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17,000 data points from 50 top brands prove that diversity in ads is good for their bottom lines

A new study from Deloitte agency Heat found that representation in ads correlated with an increase in both stock price and public perception.

17,000 data points from 50 top brands prove that diversity in ads is good for their bottom lines
[Photo: Oleksandr Pidvalnyi/Pexels]

It should go without saying that working to ensure advertising is inclusive, diverse, and representative is just the right thing for brands to do.

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While there have been improvements over the past decade, though, too often inclusion is treated as a box to tick.

Woman? Check.

POC? Check.

Still, the work fails to illustrate these people as three-dimensional human beings.

Now, a new study from Deloitte-owned agency Heat has found that brands that have figured out how to do just that are seeing a boost to both public perception and their stock price. “We embarked on this to try to prove that diversity in advertising is actually good for business,” says Heat’s head of strategy Maggie Gross, adding that the goal was to connect the desire among many companies to create more diverse advertising with the pressure of business results.

The “Heat Test” study looked at ads for 50 brands from the Top 200 media spenders, across eight industries. Ultimately this encompassed more than 17,000 data points. The agency then consulted with Duke University anthropology professor Dr. William O’Barr and UT Austin advertising professor Dr. Kevin Thomas on what diversity in advertising should look like. They identified key metrics, such as showcasing diversity in primary roles (speaking roles versus background), illustrating diverse characters in positions of power (buying a burger versus selling the burger), and contrasting stereotypical roles (woman cooking versus woman pursuing a career).

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They found that 94% of the brands in the study had at least one occurrence of women in a primary role, 57% of which were in positions of power, but even half of those roles still featured a stereotypical element like empathetic mom, devoted wife, or boy-focused girl. Also, 92% of the brands studied had at least one occurrence of a person of color in a primary role, but only 15% of those were culturally diverse.

Where things really fell off was in representation of both the LGBTQ+ community and in depicting individuals with a disability. Less than 1% of ads represented a character who would identify as LGBTQ+. Despite one in four American adults living with some type of disability, again, less than 1% of the ads featured a character with one.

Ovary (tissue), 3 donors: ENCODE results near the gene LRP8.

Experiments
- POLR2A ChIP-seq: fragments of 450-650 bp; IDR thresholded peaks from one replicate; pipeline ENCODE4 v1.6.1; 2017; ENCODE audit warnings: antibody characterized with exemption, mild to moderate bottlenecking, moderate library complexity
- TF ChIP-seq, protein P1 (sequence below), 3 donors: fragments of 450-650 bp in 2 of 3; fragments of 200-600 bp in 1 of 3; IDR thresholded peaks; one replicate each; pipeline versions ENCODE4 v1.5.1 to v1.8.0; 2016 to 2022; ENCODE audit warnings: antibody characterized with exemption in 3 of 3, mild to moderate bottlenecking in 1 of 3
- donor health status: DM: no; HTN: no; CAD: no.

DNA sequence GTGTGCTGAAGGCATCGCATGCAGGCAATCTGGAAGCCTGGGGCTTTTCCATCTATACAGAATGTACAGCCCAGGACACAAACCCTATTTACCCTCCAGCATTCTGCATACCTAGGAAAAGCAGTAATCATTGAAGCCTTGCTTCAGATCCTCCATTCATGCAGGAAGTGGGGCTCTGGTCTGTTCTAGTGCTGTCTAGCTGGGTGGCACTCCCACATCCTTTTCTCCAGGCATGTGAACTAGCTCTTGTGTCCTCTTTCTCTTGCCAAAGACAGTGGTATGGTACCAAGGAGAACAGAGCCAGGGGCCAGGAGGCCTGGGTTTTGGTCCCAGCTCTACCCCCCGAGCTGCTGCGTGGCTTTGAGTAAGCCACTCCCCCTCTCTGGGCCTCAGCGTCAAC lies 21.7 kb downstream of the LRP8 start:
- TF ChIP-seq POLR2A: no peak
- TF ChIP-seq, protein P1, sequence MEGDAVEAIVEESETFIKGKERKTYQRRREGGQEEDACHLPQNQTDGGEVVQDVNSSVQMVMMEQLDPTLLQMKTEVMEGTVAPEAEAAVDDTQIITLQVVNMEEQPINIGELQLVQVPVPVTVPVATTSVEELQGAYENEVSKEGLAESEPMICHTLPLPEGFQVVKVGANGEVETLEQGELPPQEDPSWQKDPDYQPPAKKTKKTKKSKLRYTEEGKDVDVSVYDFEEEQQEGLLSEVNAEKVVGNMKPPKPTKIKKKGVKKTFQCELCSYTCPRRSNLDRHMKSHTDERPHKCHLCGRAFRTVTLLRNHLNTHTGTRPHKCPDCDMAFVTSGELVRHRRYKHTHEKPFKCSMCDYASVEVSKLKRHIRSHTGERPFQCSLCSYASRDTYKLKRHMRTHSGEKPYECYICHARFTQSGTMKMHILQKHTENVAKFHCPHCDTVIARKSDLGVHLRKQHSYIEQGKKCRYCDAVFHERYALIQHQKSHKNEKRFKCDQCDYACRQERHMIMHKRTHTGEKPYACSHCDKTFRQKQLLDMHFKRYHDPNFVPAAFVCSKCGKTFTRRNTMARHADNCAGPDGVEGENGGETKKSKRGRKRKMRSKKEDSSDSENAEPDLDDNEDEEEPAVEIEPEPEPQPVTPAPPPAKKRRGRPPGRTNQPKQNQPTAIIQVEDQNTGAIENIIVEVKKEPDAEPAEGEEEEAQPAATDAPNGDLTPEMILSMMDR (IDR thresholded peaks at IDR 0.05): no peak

The research also found that 90% of ads didn’t include people of lower socioeconomic backgrounds.

Some of these findings mirror those in a University of Southern California study earlier this month on diversity and representation in films, which found that among the top 100 highest-grossing films of 2018, less than 2% of onscreen characters had a disability, and LGBTQ characters made up only 1.3% of speaking roles.

Heat’s researchers looked at the stock growth of each brand over the past seven quarters, as well as Brand Index scores to get a sense of how the corresponding ads impacted public perception as well as the bottom line. Turns out, brands that scored highest in the study averaged a 44% stock increase over the past two years and were 83% more likely to see a boost in their Brand Index scores than lower scoring brands.

Gross says they’re not calling out specific brands, but the message to brand marketers and ad agency creatives here is to reflect on what they could do differently, from adjusting the way that creative teams are briefed to how they write scripts and put together casting recommendations so that they can track and measure the process.

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“It’s less about checking a box and making sure, frankly, you have a woman or a person of color in your ad,” says Gross. “It’s about recognizing that diverse people are complex, relatable human beings. It’s no longer a question of if you should do this but if you can afford not to.”

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About the author

Jeff Beer is a staff editor at Fast Company, covering advertising, marketing, and brand creativity. He lives in Toronto.

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